Comparative Analysis of the Events in the Israeli-Arab Conflict
A comparative analysis of the 1950 UNCCP Geneva Conference and the 1983 Israel-Lebanon Agreement.
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This paper compares and contrasts the two events in light of the political climate and psychological obstacles affecting the negotiations. Influential factors discussed include Arab League talks, economic boycott of Israel, attacks on Northern Israel from Lebanon, and attitudes and expectations on both sides.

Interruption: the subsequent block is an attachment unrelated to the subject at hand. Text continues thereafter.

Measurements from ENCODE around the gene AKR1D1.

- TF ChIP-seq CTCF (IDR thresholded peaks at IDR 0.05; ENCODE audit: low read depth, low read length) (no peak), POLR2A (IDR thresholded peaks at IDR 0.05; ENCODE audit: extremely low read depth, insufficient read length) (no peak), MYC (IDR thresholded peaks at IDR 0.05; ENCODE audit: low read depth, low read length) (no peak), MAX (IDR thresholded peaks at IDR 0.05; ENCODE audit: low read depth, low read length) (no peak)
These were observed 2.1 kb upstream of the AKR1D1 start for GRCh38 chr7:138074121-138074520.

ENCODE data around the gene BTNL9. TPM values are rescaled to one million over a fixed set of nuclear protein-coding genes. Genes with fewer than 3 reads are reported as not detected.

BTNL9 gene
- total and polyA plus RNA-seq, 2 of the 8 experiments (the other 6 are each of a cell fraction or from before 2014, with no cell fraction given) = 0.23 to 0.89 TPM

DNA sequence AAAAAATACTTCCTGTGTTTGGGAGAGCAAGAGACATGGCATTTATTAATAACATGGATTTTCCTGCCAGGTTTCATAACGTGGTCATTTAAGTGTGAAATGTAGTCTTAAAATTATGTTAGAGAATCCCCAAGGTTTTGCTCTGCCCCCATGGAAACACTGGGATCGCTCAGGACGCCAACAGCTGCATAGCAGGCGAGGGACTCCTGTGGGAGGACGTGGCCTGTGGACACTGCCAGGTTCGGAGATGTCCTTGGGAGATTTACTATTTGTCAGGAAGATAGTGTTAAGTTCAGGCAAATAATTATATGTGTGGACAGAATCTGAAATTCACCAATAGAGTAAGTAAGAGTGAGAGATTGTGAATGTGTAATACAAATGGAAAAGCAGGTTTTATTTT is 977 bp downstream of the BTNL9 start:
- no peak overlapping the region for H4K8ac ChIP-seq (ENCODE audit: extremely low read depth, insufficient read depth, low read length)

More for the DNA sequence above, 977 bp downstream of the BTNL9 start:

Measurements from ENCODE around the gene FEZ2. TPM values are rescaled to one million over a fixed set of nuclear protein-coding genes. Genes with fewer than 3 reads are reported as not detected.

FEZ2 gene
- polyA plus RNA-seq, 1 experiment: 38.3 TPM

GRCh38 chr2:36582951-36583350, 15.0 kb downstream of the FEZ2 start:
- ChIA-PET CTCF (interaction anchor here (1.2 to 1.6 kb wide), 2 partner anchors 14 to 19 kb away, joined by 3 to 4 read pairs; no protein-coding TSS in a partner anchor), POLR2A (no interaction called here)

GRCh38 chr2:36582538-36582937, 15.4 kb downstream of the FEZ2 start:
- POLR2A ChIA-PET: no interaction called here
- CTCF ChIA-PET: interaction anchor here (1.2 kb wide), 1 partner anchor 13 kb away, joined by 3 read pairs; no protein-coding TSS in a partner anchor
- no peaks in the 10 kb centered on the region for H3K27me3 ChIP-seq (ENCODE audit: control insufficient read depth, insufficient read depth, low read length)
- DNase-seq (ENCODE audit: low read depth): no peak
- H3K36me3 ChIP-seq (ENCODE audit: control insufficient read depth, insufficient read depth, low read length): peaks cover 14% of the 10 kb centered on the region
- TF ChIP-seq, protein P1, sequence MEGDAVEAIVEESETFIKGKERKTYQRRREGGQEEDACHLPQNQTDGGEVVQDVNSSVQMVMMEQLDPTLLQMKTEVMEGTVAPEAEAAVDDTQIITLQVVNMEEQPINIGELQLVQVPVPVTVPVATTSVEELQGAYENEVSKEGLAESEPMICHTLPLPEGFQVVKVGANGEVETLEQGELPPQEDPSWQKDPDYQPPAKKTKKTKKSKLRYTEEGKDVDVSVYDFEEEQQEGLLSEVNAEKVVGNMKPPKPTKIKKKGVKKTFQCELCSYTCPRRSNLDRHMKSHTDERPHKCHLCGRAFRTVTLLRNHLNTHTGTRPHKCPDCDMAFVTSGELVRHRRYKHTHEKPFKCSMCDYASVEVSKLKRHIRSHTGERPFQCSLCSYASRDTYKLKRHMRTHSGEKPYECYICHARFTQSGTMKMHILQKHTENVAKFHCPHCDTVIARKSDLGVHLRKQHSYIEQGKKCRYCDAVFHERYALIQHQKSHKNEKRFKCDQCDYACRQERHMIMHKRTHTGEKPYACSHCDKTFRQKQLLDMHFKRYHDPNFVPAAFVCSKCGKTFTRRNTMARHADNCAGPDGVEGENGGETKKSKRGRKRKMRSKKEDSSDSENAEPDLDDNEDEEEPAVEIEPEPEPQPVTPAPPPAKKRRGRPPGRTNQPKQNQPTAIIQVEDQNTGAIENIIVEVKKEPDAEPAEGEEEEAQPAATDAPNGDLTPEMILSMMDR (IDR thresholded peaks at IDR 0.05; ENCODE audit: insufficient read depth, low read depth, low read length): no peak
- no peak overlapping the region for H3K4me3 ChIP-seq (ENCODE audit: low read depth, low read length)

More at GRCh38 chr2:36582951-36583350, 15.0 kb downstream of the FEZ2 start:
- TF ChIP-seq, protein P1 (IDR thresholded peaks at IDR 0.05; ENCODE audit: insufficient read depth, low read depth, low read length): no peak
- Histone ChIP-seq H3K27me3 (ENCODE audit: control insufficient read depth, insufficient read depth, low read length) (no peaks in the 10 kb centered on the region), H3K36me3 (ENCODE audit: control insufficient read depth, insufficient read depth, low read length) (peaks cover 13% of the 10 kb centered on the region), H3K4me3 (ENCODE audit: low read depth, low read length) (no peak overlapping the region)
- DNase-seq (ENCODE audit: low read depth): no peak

“The 1950 United Nations Conciliation Commission for Palestine conference in Geneva attempted to create an agreement between Israel and the Arab States through indirect negotiations with a UN mediator. This conference failed because neither side was willing to compromise their plans. The Israelis refused to negotiate unless they had proof of the Arabs commitment to peace, and the Arabs refused to negotiate unless the Israelis first implemented paragraph 11 of the UN resolution 194 from December 11, 1948. The Arab States attended the conference as one unit, where as the Israelis wished to deal with each state individually. Israel got a chance at a negotiation more to its liking, or so it thought, individually with Lebanon in 1983 with the Israel-Lebanon Agreement. Just 4 years after the Camp David Peace Accords with Egypt, the Israel-Lebanon Agreement was Israel’s second attempt at individual negotiation with an Arab state. It failed because Israel approached the agreement thinking that it could easily manipulate Lebanon, and both Israel and Lebanon seriously underestimated Syria and the Arab agenda. For similar reasons that the Geneva conference failed; neither side was after a true peace, they just wanted to further their own goals.”